Wood chopping top therapy: Nurse

By Hannah Norton

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Paul Williams with some of the kindling his unit's residents have chopped. Photo/John Stone
Paul Williams with some of the kindling his unit's residents have chopped. Photo/John Stone

From taking blood pressure to trimming avocado trees, the workday of Whangarei nurse Paul Williams is not that of your average medical professional.

The head nurse at Whangarei's Mental Health Rehabilitation Unit encourages residents to take part in activities such as gardening and chopping wood, and says Whangarovians who'd like trees in their yards felled for free to contact him.

The unit is a Christian organisation run by the Central Baptist Trust, with a contract with the Northland DHB to supply residential support for people with sub-acute mental-health issues, Mr Williams said.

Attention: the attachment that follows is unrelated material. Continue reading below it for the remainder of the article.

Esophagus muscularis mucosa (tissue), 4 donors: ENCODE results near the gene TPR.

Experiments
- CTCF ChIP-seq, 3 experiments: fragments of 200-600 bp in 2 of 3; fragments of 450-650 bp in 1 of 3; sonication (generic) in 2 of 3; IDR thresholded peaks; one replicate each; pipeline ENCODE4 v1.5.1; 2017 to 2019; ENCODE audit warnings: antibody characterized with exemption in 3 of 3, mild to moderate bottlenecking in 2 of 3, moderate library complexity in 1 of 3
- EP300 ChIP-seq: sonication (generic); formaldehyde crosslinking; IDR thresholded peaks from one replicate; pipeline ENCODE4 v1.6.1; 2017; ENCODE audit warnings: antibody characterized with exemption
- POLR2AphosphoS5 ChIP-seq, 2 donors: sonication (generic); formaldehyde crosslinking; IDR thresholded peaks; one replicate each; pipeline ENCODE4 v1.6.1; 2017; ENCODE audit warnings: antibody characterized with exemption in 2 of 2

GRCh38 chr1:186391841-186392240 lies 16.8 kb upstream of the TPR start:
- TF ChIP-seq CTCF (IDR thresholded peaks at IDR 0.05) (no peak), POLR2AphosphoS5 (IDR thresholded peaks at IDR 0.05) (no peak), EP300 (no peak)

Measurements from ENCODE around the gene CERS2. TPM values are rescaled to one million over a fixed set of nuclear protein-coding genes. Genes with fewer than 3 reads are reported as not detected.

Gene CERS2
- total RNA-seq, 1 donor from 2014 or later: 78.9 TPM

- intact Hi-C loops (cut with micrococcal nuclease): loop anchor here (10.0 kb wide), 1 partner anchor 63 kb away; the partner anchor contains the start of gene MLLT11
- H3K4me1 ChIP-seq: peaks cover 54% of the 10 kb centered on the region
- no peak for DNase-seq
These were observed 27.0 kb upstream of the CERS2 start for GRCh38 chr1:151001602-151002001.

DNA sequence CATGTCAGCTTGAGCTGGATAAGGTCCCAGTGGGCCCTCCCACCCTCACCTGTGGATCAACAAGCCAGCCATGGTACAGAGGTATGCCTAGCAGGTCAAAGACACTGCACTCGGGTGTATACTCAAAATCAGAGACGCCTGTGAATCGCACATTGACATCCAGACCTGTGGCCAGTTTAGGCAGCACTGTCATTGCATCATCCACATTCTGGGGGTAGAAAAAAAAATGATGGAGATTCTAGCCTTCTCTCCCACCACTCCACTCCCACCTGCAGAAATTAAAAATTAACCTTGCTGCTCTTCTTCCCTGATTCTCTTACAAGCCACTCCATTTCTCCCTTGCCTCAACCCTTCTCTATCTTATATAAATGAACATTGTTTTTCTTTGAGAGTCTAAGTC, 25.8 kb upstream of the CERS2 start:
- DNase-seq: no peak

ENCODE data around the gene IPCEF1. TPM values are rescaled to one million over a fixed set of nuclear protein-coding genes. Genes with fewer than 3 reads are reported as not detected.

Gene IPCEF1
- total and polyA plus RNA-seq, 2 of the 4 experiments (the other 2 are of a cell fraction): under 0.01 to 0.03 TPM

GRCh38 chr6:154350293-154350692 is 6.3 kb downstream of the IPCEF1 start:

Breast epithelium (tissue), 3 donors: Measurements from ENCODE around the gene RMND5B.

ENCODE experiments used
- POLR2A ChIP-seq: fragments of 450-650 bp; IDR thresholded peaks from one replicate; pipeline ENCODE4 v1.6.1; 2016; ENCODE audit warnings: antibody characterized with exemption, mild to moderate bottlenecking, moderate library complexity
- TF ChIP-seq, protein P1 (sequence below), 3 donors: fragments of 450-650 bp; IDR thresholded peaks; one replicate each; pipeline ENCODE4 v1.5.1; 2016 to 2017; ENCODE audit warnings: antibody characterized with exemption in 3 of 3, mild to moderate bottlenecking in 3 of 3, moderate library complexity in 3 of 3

"We get clients from the hospital, prison and Mason Clinic [Regional Forensic Psychiatry Services] and help them back on track. It's about getting these guys believing in themselves again.

He believes activities such as gardening and chopping wood is a good way of getting residents "back into work".

"It gives them a sense of worth. Work does amazing things for their self-esteem. It's a great thing to occupy their time and do something constructive."

Whangarei people who needed trees cut down should contact him. The unit had the necessary tools and only supervisors would use chainsaws, he said.

Residents sold the firewood and put the money towards things such as fishing trips or visits to the hot pools.

"One of the residents has been saving for a vehicle," Mr Williams said.

But it was more about the experience than the money for the residents.

- NORTHERN ADVOCATE

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